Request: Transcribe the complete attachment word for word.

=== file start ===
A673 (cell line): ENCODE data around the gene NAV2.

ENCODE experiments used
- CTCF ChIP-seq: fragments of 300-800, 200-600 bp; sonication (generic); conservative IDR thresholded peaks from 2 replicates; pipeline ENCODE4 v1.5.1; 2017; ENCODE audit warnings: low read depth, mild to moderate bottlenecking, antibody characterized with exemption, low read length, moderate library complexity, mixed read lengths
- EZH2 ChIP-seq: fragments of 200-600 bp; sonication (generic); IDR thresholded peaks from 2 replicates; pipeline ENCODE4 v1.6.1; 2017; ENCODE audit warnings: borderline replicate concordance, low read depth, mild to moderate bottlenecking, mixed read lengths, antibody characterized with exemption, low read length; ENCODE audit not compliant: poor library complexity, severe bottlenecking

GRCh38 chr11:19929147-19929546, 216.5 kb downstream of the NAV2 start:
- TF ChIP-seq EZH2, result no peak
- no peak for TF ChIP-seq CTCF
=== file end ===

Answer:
A673 (cell line): ENCODE data around the gene NAV2.

ENCODE experiments used
- CTCF ChIP-seq: fragments of 300-800, 200-600 bp; sonication (generic); conservative IDR thresholded peaks from 2 replicates; pipeline ENCODE4 v1.5.1; 2017; ENCODE audit warnings: low read depth, mild to moderate bottlenecking, antibody characterized with exemption, low read length, moderate library complexity, mixed read lengths
- EZH2 ChIP-seq: fragments of 200-600 bp; sonication (generic); IDR thresholded peaks from 2 replicates; pipeline ENCODE4 v1.6.1; 2017; ENCODE audit warnings: borderline replicate concordance, low read depth, mild to moderate bottlenecking, mixed read lengths, antibody characterized with exemption, low read length; ENCODE audit not compliant: poor library complexity, severe bottlenecking

GRCh38 chr11:19929147-19929546, 216.5 kb downstream of the NAV2 start:
- TF ChIP-seq EZH2, result no peak
- no peak for TF ChIP-seq CTCF